Adding/removing clusters in this view is straightforward. Simply click the add/manage icons on the top. The view can be configured to filter clusters based on ‘active’ or ‘down’ status, or by region. You can click any cluster then to drill down into nodes, volumes, snapshots, or containers running on that cluster.
All the data on the cluster page above is searchable, making it easy to navigate to specific volumes or nodes.
Finally, Portworx has integration with Prometheus and Grafana for quite some time now and in the latest versions of Lighthouse, it is possible to have direct shortcuts to these services right from the dashboard. Adding the link is a one-off action from the cluster management page and gives a quick way to troubleshoot deeper with time-series data.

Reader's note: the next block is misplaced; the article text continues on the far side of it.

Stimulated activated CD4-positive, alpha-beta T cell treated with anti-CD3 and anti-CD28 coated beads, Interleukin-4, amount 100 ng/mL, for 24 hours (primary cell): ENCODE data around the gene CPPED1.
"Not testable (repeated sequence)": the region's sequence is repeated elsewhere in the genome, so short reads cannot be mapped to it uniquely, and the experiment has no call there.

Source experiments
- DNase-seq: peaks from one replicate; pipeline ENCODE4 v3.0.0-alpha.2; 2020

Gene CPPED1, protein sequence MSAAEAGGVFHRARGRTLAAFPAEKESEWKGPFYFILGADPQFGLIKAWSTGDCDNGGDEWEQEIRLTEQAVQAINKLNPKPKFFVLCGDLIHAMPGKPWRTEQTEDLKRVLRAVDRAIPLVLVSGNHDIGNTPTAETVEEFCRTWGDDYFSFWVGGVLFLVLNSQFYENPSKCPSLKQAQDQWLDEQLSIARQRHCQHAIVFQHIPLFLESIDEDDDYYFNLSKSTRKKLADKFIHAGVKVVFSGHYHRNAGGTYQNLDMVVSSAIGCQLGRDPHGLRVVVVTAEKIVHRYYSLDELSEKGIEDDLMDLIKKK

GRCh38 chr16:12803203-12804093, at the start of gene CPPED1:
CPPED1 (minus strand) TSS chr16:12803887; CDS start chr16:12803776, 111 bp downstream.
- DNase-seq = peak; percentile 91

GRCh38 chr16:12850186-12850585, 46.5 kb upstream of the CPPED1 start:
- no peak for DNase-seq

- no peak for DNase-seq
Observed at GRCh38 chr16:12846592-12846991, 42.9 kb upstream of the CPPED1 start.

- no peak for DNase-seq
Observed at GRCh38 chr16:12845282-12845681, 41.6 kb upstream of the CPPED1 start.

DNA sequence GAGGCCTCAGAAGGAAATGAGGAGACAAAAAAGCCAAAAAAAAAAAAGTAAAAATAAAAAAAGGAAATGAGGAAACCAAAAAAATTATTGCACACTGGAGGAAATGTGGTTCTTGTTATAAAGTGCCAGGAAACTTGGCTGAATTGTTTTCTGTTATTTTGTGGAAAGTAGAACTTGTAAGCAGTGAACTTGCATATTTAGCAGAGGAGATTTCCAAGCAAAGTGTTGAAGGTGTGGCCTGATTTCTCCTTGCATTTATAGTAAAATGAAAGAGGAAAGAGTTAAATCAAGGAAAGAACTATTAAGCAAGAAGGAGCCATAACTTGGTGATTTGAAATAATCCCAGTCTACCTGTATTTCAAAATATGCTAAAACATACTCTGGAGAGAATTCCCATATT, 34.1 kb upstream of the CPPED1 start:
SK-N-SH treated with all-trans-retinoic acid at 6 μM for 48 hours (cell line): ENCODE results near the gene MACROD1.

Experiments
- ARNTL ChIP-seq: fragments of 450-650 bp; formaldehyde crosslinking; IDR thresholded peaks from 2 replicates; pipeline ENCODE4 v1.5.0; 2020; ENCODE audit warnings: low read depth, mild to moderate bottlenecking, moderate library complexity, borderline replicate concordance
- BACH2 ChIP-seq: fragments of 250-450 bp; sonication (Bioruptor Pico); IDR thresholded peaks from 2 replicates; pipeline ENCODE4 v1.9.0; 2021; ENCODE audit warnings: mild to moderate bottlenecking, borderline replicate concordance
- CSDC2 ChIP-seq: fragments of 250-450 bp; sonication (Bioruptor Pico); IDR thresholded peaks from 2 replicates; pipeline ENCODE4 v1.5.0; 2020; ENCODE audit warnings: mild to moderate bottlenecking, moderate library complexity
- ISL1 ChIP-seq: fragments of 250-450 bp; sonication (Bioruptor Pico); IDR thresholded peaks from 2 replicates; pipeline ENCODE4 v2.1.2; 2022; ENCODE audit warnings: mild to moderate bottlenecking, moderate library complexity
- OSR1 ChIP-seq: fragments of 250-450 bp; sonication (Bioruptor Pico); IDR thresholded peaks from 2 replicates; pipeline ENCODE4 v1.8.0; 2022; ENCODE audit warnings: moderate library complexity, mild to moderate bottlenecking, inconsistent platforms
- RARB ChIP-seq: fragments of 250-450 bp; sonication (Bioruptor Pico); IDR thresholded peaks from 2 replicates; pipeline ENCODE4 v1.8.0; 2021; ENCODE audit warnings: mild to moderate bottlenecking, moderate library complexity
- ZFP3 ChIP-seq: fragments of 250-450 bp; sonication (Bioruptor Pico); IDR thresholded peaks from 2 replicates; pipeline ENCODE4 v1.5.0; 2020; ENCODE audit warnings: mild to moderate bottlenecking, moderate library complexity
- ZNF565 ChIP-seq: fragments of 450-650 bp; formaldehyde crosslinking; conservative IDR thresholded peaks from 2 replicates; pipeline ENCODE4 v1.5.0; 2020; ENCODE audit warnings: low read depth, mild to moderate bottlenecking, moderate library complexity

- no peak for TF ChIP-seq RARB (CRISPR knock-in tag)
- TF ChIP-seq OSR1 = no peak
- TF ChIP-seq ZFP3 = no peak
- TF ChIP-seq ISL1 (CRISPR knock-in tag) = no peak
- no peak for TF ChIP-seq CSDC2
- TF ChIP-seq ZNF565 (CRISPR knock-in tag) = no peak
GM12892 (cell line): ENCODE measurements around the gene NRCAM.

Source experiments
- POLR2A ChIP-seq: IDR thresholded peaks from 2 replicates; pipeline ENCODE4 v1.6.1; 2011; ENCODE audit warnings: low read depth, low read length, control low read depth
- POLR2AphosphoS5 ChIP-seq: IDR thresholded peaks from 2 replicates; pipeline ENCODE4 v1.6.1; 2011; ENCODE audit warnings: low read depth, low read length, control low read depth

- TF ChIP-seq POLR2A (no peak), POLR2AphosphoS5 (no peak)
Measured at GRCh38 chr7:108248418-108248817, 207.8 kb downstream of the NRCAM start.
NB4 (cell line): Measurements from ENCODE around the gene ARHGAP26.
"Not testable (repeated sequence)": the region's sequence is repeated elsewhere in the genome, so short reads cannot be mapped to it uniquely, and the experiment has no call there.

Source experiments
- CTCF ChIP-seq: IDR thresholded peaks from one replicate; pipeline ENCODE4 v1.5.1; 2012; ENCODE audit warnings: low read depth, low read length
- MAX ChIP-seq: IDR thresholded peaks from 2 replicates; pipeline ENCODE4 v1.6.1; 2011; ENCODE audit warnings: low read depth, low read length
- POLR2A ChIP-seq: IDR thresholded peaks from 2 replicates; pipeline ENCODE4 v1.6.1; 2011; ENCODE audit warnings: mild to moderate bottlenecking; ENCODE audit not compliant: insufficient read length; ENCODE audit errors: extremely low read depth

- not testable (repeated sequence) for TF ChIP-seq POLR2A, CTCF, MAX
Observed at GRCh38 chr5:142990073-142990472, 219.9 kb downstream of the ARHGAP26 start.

Here is the list of features provided by Lighthouse :
Once your volumes have been created (see cheatsheet), you need to attach your storage to containers.
To do this, you can use the following commands :
# Create storage a Docker volume $ docker volume create --driver pxd --name px_vol --opt nodes="node1" --opt size=10 # Attach storage to a Docker container $ docker run -v pwx_vol:/data nginx # Both previous commands in a single one $ docker run --volume-driver=pxd -v name=pwx_vol,nodes=node01,size=10:/data nginx
Check the official documentation here.
It’s pretty easy, you will have to run a simple kubectl apply with a configuration file and all resources such as namespace, daemonsets, cluster roles or services will be provisionned on the cluster. Other components will be deployed such as API Server, Stork or Lighthouse (discussed in the previous course)
To use Portworx on Kubernetes, you will have to be familiar with PersistentVolumes, PersistentVolumeClaims and StorageClass resources. You can find info directly on my website or on the official Kubernetes documentation.
Step 1: Create Storage Class.
Create the StorageClass you will use with your PVCs :